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#PeopleMatters – Can burnout be about your workplace… not your employees?

by Barbados Today
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Burnout is a state of exhaustion and physical fatigue an employee can experience while at work, which has been caused by work-related stress. The reality is that workplace stress will always exist, but what is pertinent is how we handle and manage this stress for our employees, so it does not lead to burnout. As managers, the onus rests on us to acknowledge the presence or existence of stress, address it, and rectify it, to ensure and foster a positive workplace culture. This new year affords us the opportunity to combat burnout for the sake of our employees and our businesses. This article will discuss the causes of burnout in the workplace, its symptoms, and how to prevent or mitigate it.

Root causes of burnout 

Sometimes employees can inflict work-related stress upon themselves when they have poor time management, a poor work ethic, or undertake too many responsibilities. Even though this is not caused by management, it is still something that requires our attention as it can affect productivity or the employee’s health. Unfortunately, failure to offer any assistance or solution creates an organisational issue, as it then points to poor management or leadership. 

However, something that appears to be prevalent or common amongst several organisations is that, even though burnout can be caused by the employee, many times, burnout is still attributable to the  organisation. As employers, we remember that “perspective” goes a long way and is very critical to positive continuity. Viewing things from the perspective of an employee creates the necessary balance between human leadership and making good operational decisions. Failure to create this balance will result in missing the critical organisational issues which can lead to burnout. 

 It is very important that we assess and analyse certain factors, not just from an operational standpoint, but from a people standpoint as well, to determine the long-term outcome or effect. The onus rests on us as leaders to put strategies in place to mitigate or prevent burnout where and when reasonably practicable to do so. The below causes are primarily linked to the  organisation: 

Unsupportive managers 

It may be a hard pill to swallow, but the reality is that some employees do not leave their job because they dislike their job, but they leave their job because of their manager and the environment their manager has created. The behaviour and leadership skills of management are very critical aspects of preventing burnout as direct managers are the primary source of support and contact for employees daily. Employees need to feel comfortable that they can talk and address any issues with their managers and receive the help which is required or necessary feedback.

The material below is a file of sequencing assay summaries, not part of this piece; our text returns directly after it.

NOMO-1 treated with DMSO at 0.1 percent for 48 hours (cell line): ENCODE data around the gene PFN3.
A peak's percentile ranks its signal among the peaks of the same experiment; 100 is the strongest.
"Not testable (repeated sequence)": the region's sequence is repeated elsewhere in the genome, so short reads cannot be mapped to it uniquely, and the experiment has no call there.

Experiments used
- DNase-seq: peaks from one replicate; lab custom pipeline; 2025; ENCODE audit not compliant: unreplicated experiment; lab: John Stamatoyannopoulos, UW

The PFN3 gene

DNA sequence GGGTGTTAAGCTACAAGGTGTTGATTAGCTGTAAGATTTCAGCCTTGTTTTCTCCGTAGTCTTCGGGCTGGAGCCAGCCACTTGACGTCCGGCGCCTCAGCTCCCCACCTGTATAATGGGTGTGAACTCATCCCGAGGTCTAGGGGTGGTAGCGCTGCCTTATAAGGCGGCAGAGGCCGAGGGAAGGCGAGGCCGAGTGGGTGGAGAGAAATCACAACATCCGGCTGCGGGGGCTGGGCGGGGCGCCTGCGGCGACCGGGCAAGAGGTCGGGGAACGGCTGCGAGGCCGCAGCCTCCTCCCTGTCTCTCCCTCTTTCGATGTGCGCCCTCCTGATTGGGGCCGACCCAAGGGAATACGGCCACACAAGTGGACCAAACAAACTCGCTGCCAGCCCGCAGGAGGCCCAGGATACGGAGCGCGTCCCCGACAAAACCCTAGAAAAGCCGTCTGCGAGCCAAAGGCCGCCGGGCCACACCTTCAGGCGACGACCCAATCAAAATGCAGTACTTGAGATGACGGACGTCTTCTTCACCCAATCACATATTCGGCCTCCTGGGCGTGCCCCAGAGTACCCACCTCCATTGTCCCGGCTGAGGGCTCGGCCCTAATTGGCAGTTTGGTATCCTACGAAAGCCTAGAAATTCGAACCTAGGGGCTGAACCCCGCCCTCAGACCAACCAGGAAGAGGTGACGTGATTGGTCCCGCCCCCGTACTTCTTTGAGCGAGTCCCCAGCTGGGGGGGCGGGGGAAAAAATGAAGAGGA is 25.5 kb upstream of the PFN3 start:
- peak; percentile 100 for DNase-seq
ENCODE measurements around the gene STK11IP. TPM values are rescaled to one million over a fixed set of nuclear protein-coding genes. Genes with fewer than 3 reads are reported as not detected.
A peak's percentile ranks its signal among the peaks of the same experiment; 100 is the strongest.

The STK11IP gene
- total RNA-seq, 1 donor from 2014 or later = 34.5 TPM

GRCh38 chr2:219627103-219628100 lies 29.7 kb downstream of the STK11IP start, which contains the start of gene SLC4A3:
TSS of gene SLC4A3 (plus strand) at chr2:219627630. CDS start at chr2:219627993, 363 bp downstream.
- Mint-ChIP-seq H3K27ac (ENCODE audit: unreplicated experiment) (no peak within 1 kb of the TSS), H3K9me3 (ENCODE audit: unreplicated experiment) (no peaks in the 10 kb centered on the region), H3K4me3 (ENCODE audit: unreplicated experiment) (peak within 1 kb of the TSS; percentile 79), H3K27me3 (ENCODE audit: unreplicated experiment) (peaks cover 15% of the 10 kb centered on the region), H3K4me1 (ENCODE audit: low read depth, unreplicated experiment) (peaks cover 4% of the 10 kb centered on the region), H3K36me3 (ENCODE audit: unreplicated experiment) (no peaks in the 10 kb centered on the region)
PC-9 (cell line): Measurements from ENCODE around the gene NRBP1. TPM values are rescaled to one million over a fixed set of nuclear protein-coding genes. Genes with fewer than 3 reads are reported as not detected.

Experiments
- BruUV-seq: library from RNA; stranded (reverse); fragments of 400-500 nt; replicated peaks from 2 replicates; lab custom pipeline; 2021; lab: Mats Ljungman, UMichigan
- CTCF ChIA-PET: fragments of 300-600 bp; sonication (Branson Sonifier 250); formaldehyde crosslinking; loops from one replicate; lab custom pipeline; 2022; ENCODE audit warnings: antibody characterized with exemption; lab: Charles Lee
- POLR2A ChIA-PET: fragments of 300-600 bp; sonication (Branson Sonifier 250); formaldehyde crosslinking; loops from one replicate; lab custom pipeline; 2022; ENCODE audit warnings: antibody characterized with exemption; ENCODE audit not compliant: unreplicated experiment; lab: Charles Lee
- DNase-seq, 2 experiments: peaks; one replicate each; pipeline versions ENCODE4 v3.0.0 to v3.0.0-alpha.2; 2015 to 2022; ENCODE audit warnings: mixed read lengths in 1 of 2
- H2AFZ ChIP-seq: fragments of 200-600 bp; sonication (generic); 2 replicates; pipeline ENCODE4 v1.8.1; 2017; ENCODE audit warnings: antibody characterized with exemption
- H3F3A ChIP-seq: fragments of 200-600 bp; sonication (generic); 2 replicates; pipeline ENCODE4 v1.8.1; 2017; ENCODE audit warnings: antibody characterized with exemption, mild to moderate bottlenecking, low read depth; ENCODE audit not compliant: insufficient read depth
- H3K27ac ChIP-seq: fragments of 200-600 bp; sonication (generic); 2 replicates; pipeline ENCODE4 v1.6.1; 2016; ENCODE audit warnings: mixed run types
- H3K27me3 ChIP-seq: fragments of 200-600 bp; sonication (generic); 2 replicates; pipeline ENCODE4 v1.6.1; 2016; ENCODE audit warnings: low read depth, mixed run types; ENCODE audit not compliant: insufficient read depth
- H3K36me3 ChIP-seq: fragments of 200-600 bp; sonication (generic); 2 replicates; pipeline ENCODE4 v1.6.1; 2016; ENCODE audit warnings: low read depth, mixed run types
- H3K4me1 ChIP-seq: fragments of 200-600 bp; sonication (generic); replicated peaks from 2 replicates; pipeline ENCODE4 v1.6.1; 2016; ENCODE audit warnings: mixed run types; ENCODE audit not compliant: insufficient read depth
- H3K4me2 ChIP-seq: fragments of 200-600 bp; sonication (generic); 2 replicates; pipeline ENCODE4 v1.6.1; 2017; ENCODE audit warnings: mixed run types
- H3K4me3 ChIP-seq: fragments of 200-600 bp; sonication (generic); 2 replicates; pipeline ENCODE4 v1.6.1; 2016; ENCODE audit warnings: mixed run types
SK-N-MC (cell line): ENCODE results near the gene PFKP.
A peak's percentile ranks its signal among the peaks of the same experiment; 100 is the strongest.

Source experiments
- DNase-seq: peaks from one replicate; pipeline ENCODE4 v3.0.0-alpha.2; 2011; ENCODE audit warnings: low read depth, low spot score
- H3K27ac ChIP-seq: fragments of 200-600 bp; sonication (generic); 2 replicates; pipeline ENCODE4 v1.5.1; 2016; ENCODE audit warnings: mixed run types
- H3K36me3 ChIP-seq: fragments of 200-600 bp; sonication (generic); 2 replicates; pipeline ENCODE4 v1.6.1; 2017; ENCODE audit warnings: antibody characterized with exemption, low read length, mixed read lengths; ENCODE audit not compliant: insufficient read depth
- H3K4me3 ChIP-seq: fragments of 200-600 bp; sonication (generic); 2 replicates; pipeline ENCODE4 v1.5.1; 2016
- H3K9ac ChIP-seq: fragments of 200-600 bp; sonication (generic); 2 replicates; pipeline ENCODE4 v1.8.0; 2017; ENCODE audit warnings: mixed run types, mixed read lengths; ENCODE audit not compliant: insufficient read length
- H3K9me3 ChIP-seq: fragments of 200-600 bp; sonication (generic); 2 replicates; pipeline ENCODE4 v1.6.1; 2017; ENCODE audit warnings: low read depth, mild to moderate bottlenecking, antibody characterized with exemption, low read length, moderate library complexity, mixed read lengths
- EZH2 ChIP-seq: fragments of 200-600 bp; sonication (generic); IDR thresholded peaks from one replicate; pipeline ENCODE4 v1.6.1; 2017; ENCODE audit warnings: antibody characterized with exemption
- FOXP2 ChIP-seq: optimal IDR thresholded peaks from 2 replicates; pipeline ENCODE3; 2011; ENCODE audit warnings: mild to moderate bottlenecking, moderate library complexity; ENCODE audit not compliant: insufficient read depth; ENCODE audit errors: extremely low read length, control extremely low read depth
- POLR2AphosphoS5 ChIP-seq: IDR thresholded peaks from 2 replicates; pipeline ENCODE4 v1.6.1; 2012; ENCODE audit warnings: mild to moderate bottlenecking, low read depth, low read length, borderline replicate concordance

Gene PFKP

Unmanageable workload

An employee can experience an unmanageable workload when it feels like they have too much to do or complete, especially within a certain timeframe. This problem can stem either from the overload of duties and responsibilities on the job description, inadequate staff training to carry out the duties and responsibilities effectively and efficiently, or even having insufficient personnel to carry out the required functions. As employers, it is crucial that we detect the problem and intervene before it leads to burnout or resignation.

Unfair treatment at work

Unfair treatment in the workplace might take the form of discrimination, harassment, or the denial of equal opportunities. When identifying unfair treatment as an employer, whether through observation or complaints submitted through the grievance procedure, it is vital that these issues be handled immediately. Failure to do such can have negative effects on culture and the health and wellness of employees. 

Poor communication throughout the  organisation 

Communication is one of the primary contributors to employee engagement in the workplace. Not only does communication matter but also the quality of such communication, as communication can affect both efficiency and culture. When inefficient, it can increase factors such as workload, leading to unwarranted burnout.

Mitigating factors

To help you recognise burnout and learn how to prevent or lessen it, please see the table below, which is not exhaustive:

Conclusion 

In conclusion, burnout can be about your workplace and when it is about your workplace, there are ways in which it can be rectified and mitigated. When identified, the causes of organisational burnout can cost your business or company money, so it is critical for the causes to be addressed swiftly and effectively. Yes, employee burnout can happen at the fault of the employee when resources, etc. are not managed or utilised properly. However, since it affects the workplace and environment, it is still important for employers to take action to remedy the situation. Together, with the right strategies and action plans, we can prevent both employee and employer-caused burnout in the workplace.

Katriel Pile, Attorney-at-Law and Human Resources Specialist

Dylan Downes, Group Human Resources Manager

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